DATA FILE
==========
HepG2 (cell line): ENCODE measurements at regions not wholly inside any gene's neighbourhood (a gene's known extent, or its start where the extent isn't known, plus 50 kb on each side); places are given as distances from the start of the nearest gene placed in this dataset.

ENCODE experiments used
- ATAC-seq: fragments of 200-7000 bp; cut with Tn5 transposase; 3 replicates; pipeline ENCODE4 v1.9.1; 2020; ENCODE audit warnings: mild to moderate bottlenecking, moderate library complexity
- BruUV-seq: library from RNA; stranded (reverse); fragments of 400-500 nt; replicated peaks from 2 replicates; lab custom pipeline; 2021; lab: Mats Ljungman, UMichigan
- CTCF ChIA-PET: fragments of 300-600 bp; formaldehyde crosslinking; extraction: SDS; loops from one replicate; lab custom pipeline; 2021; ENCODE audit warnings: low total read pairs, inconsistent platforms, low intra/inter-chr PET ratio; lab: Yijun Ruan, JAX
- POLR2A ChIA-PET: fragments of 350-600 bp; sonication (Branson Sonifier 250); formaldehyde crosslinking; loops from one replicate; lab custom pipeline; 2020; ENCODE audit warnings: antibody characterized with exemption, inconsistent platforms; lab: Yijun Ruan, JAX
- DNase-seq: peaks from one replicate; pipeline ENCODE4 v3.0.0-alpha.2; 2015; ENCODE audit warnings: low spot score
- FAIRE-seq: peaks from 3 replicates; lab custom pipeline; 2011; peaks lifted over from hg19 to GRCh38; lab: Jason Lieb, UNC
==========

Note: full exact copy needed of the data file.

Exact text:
HepG2 (cell line): ENCODE measurements at regions not wholly inside any gene's neighbourhood (a gene's known extent, or its start where the extent isn't known, plus 50 kb on each side); places are given as distances from the start of the nearest gene placed in this dataset.

ENCODE experiments used
- ATAC-seq: fragments of 200-7000 bp; cut with Tn5 transposase; 3 replicates; pipeline ENCODE4 v1.9.1; 2020; ENCODE audit warnings: mild to moderate bottlenecking, moderate library complexity
- BruUV-seq: library from RNA; stranded (reverse); fragments of 400-500 nt; replicated peaks from 2 replicates; lab custom pipeline; 2021; lab: Mats Ljungman, UMichigan
- CTCF ChIA-PET: fragments of 300-600 bp; formaldehyde crosslinking; extraction: SDS; loops from one replicate; lab custom pipeline; 2021; ENCODE audit warnings: low total read pairs, inconsistent platforms, low intra/inter-chr PET ratio; lab: Yijun Ruan, JAX
- POLR2A ChIA-PET: fragments of 350-600 bp; sonication (Branson Sonifier 250); formaldehyde crosslinking; loops from one replicate; lab custom pipeline; 2020; ENCODE audit warnings: antibody characterized with exemption, inconsistent platforms; lab: Yijun Ruan, JAX
- DNase-seq: peaks from one replicate; pipeline ENCODE4 v3.0.0-alpha.2; 2015; ENCODE audit warnings: low spot score
- FAIRE-seq: peaks from 3 replicates; lab custom pipeline; 2011; peaks lifted over from hg19 to GRCh38; lab: Jason Lieb, UNC